Osborne may talk at Big Ten meetings
OMAHA, Neb. -- Nebraska's Tom Osborne will go to the Big Ten athletic director's meetings next week with a sense of humility that would seem to belie his stature as one of the giants in college football history.
The administrators meet next Monday and Tuesday in Chicago, where divisional alignment and a possible conference championship football game will be among the issues discussed.
"I will express my opinion at the Big Ten meetings if asked. However, as a nonvoting member of the Big Ten, I am not certain as to what level of input I will have," Osborne said Monday in an e-mail to The Associated Press.
Big Ten spokesman Scott Chipman said Osborne is invited to all conference business meetings in advance of Nebraska becoming an active member next July 1.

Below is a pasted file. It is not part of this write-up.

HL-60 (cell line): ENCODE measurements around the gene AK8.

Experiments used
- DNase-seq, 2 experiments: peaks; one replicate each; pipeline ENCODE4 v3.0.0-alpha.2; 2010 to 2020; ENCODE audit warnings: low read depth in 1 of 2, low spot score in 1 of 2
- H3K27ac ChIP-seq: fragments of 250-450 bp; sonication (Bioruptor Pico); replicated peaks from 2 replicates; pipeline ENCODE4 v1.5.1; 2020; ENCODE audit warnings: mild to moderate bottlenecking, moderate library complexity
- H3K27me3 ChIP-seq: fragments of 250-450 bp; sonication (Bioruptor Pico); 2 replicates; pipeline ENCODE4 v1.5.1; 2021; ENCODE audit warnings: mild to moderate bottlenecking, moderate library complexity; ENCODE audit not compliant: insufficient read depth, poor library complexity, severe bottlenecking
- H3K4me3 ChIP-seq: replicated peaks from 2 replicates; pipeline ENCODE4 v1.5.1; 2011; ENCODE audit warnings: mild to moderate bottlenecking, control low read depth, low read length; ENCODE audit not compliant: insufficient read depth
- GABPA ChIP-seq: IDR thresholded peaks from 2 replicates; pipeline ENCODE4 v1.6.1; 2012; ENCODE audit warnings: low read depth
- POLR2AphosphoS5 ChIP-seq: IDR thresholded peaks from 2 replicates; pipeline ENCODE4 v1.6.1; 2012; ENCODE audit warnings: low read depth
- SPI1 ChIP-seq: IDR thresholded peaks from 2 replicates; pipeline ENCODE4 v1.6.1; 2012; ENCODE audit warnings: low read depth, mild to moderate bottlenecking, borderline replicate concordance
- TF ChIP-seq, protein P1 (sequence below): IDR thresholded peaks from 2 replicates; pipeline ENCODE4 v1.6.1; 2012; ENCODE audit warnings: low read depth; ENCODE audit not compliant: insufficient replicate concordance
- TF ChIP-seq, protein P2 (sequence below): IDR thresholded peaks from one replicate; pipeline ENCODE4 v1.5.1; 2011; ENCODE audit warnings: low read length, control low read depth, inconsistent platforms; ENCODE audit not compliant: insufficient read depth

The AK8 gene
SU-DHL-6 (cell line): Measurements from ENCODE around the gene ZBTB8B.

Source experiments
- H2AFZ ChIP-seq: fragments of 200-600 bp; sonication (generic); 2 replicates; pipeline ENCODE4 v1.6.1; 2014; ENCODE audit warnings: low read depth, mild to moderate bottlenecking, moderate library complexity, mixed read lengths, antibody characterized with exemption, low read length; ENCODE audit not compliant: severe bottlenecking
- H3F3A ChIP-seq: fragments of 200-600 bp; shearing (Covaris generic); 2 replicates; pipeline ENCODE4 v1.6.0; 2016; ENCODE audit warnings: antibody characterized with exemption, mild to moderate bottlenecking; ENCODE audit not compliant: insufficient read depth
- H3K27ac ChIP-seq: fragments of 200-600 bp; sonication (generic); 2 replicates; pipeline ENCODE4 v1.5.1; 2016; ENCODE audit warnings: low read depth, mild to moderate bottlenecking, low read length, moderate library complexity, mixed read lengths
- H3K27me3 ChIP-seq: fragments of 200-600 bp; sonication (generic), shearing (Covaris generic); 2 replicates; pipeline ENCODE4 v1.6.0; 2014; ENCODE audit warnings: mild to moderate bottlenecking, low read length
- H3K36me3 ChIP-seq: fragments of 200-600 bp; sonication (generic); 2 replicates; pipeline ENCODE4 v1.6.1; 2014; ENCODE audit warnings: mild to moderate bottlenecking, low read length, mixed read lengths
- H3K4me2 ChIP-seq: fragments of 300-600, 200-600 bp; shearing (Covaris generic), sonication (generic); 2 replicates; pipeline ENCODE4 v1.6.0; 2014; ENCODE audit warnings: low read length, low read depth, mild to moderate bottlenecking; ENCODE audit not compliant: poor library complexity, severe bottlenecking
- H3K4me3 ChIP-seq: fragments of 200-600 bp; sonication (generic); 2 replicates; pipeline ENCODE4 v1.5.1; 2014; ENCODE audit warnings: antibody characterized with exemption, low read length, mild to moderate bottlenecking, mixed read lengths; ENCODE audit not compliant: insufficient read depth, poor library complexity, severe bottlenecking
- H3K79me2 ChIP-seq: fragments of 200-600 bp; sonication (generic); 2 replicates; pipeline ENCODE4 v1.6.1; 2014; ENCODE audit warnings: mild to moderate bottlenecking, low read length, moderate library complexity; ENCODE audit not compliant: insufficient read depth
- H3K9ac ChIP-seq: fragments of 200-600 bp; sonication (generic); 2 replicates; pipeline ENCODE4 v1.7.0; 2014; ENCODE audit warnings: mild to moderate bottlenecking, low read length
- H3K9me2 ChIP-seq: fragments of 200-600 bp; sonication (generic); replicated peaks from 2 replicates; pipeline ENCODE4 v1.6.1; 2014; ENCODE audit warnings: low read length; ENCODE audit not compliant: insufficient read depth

"They will be a part of all discussions," Chipman said of the Cornhuskers.
Osborne, who won or shared three national championships before retiring from coaching after the 1997 season, declined to comment on how he would like to see the divisions set up.
"We will look at all the alternatives before making any statements concerning preferences," he said.
When the Big 12 was being formed in the mid-1990s, Osborne was an outspoken critic of conference championship games in football because he believed it was an "impediment" to a team trying to win a national championship.
He said a championship game in the Big Ten "appears to be part of the landscape with the addition of a 12th team."
"The Big Ten will make the decision, not me," Osborne said. "We are willing to do whatever is best for the conference. At this time most conferences do have a playoff and, oddly enough, the Big 12 now appears to not have one after this year."
The Big 12 is set to have only 11 teams next year after Nebraska's departure. NCAA rules require a league to have 12 teams to have a title game.
Osborne also said he doesn't anticipate the move to the Big Ten will interfere with Nebraska's non-conference schedule to the point that the Cornhuskers would have to buy out any contracts.
Copyright 2010 by The Associated Press